I’ve been reading a fantastic book written by Toby Segaran called Programming Collective Intelligence: Building Smart Web 2.0 Applications. I’m about two thirds of the way through, but it’s so good that I’m not going to wait until I finish reading it before blogging it. Essentially, it’s a recipe book for machine learning algorithms that you’re likely to find under the hood of many successful modern web sites: clustering, support vector machines, decision trees, simulated annealing, Bayesian classification and so on. The AI course at uni was a bit light on in terms of statistical machine learning techniques, but this book makes up for it. All the code in the book is written in Python and can be downloaded from the author’s website. The algorithms in the book may prove to be highly useful for my work in ubiquitous computing, too.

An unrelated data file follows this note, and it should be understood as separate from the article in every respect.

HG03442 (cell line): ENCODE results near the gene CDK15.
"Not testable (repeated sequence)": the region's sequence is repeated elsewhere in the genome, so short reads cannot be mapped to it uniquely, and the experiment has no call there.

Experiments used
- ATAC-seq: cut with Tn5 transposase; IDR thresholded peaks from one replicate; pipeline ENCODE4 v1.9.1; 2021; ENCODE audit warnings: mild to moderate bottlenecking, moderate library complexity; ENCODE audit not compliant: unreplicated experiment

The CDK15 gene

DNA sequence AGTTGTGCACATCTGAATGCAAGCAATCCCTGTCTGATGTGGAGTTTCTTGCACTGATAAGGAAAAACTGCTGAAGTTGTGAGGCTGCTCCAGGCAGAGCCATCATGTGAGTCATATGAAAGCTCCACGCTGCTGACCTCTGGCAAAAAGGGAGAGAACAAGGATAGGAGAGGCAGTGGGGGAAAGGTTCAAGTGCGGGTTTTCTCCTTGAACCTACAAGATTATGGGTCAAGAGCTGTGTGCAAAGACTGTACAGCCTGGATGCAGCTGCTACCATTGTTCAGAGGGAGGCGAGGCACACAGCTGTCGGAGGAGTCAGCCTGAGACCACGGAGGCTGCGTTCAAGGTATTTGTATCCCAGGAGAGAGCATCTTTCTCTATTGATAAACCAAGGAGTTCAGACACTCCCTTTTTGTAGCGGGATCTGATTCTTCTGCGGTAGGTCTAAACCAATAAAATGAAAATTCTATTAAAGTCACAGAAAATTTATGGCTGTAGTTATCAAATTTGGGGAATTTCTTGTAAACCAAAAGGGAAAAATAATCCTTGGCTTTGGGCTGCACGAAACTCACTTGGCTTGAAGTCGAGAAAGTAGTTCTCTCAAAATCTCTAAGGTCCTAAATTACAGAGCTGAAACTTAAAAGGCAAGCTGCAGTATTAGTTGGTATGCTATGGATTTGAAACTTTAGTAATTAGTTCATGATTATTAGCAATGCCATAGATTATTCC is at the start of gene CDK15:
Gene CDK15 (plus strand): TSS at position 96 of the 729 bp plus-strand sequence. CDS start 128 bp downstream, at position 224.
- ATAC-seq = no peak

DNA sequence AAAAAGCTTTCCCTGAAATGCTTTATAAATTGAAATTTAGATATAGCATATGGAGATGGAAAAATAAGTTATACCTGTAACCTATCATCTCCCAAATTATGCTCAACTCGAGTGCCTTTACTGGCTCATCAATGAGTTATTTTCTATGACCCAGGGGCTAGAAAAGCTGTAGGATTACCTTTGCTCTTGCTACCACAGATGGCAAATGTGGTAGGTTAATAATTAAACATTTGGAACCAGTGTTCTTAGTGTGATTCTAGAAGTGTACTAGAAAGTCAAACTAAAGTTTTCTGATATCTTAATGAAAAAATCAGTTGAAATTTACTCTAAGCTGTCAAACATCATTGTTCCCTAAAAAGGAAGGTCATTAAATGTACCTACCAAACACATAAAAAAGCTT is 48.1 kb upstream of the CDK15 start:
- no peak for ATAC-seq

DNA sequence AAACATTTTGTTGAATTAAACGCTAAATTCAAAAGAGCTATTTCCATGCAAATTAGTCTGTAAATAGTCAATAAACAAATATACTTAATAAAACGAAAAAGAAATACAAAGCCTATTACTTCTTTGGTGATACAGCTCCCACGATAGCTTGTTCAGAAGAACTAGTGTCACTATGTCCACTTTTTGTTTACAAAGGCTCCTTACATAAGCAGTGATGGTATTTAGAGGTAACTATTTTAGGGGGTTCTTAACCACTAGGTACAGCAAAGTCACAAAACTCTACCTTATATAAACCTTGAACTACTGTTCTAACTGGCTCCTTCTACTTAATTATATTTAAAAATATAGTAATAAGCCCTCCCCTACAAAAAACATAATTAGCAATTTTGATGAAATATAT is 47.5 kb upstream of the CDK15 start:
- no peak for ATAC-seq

Coincidentally, according to the most recent entry in his blog, Toby will be giving a talk on a topic sort of related to one I’ve been thinking about as a possible project at NICTA: Creating Semantic mashups: Bridging Web 2.0 and the Semantic Web.